“There are two laws in the universe: the law of gravity, and EVERYONE likes Italian food.” Neil Simon. What is there to say about Italy that hasn’t been said before? Italy is a beautiful country, with friendly people, rich cultural influences, and of course, it’s true above all – the amazing food. I recently had the opportunity to experience this Foodie Paradise and what I learned was amazing. The first may be a shocker, so please sit down. What we consider in America to be Italian food is not really Italian cuisine at all, it is really influences of Italian mixed with some of our culture here in the states. I learned many things about the history of the beautiful country of Italy, its inhabitants and the foods from its different regions, while visiting. It was amazing to experience how historical influences have impacted the foods in Italy, from the growing of the food to the preparation.
I’d like to share with you the many things I learned while visiting, that I think will inspire and delight you, the way they inspired and delighted me. One of the truths I heard and experienced was good Italian restaurants do not put salt and pepper shakers or parmesan cheese on their tables. The act of placing those on the table is generally considered a sign of poor quality food. The chef believes he has chosen the best combinations of ingredients and if you taint them by adding something to the food, that means he didn’t do a good job. So, only poor quality restaurants in Italy will allow you to do this.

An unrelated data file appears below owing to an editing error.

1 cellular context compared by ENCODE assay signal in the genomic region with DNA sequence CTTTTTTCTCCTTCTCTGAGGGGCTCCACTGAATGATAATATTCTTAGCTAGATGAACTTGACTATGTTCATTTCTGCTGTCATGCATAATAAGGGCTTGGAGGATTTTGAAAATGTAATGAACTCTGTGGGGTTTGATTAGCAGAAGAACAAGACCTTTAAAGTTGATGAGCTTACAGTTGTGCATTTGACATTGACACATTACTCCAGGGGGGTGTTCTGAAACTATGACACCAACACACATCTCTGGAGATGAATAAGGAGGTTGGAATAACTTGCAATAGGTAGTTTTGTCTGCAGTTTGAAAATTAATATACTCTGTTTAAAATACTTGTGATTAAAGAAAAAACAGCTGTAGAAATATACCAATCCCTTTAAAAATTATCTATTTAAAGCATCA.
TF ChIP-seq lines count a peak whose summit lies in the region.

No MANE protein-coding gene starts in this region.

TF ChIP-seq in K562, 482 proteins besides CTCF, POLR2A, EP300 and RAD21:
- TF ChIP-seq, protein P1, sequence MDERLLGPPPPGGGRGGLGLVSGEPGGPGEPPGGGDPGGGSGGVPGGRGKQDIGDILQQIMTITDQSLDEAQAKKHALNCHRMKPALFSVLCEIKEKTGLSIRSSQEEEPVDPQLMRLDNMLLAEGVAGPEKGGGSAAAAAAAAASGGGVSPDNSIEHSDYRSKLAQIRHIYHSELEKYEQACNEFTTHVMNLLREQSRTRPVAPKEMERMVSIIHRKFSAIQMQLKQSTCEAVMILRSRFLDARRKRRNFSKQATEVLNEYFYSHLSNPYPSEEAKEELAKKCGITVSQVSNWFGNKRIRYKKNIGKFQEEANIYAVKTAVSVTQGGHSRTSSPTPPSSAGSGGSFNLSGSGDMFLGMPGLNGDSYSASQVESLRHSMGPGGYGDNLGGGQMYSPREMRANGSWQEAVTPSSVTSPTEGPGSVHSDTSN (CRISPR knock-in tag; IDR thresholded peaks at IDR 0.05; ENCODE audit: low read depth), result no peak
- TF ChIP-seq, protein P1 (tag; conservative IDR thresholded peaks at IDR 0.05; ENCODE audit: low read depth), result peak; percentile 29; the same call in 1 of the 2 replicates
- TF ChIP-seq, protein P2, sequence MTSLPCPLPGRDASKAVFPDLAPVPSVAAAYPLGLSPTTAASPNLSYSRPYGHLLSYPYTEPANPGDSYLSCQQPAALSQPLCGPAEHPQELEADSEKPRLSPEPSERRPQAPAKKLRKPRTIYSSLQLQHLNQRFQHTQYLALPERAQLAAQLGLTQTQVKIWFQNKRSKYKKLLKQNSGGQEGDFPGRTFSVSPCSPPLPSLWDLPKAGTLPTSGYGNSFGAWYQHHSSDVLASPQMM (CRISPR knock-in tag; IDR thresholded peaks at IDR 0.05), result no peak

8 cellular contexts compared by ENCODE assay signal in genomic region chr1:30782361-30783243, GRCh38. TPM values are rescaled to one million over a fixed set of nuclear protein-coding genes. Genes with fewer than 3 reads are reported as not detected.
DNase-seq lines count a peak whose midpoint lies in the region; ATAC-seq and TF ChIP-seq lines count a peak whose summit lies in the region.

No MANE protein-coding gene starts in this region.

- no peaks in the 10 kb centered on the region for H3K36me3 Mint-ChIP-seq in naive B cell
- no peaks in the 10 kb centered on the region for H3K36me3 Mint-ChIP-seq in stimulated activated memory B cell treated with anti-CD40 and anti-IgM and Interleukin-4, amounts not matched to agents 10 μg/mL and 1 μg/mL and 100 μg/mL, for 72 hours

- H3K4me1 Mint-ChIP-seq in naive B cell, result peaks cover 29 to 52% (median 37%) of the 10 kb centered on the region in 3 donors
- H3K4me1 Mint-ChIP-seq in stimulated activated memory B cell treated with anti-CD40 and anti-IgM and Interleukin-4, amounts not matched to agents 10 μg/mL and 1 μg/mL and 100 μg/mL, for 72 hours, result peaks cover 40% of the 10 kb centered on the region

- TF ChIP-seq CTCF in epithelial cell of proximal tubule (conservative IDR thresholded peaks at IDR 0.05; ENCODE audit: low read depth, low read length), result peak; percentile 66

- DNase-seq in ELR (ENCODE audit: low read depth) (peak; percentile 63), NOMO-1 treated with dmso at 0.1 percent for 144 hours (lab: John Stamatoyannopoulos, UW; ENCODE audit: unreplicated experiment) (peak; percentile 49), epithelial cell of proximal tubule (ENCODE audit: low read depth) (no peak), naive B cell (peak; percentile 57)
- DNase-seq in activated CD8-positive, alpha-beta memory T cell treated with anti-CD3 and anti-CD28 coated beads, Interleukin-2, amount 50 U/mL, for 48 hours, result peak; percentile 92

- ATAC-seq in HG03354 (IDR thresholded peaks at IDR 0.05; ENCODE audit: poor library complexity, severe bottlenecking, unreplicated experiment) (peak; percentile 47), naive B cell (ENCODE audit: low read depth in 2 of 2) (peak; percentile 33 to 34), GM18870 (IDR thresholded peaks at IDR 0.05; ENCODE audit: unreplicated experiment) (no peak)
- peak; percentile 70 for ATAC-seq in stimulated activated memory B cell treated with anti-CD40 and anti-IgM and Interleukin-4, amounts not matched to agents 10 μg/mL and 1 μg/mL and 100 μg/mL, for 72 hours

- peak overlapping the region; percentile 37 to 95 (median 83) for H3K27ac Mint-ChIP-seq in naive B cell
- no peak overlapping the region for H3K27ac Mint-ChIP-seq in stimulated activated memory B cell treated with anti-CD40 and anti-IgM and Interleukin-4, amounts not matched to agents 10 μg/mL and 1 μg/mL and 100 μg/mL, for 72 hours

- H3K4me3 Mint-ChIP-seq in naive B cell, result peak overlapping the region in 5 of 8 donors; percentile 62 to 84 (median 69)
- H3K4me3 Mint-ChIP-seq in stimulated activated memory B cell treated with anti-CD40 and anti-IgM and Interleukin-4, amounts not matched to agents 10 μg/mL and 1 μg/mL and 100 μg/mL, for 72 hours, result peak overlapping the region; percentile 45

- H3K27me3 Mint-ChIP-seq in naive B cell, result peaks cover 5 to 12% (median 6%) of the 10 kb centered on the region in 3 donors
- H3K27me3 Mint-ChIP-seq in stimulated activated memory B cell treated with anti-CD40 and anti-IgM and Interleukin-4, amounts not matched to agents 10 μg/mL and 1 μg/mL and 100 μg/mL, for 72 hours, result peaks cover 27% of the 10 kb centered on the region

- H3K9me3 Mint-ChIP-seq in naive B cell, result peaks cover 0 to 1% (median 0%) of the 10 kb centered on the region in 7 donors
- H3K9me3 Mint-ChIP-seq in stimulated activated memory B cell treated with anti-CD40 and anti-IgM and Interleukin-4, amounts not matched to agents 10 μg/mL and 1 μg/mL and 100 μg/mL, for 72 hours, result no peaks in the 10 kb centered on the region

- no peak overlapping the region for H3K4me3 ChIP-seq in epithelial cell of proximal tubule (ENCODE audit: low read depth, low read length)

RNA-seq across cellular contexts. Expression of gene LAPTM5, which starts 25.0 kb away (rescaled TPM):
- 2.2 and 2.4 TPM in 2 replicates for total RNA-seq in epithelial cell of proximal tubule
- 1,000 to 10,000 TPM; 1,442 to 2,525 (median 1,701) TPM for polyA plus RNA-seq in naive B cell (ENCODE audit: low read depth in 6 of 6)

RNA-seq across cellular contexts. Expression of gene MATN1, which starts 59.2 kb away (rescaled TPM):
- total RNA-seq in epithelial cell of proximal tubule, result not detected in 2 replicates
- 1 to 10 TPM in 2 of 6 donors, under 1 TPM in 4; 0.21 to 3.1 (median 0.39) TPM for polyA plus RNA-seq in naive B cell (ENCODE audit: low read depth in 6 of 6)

Another concept I was exposed to was using minimal ingredients when making a dish. Many of their dishes in Italy used as little as three main ingredients in their preparation so the layers of flavor can come through. As you may know, olive oil is used widely in Italy as a cooking medium and very rarely do they use butter when cooking savory dishes. Another interesting fact is Italians don’t infuse their olive oils. They don’t put garlic, rosemary, or other herbs and spices in a bottle or jar to soak in that flavor. They allow the soil, wind and rain to “infuse” the flavor. While over there I was exposed to many varieties of olive oils. I tasted olive oils that were fruity, with a slightly sweet taste, while others were bitter and spicy. I could detect hints of grassiness and peppery notes at times. It fascinated me how Italians allow nature to infuse their oils naturally.
Here’s a side tip I can pass along to you to best preserve your oil or olive oil. Don’t keep it in your pantry for more than 6 months or it will most likely be rancid and then should not be used it for cooking. Also remember to keep oils away from heat and sunlight. Overall, I walked away thinking to myself maybe we can take a page out of the Italians book of cooking. We can use fresh, natural ingredients and few of them, use high quality olive oil, store it appropriately, and keep things simple and flavorful. Food is meant to be savored and enjoyed! Don’t you agree? Bon Appetit my friends!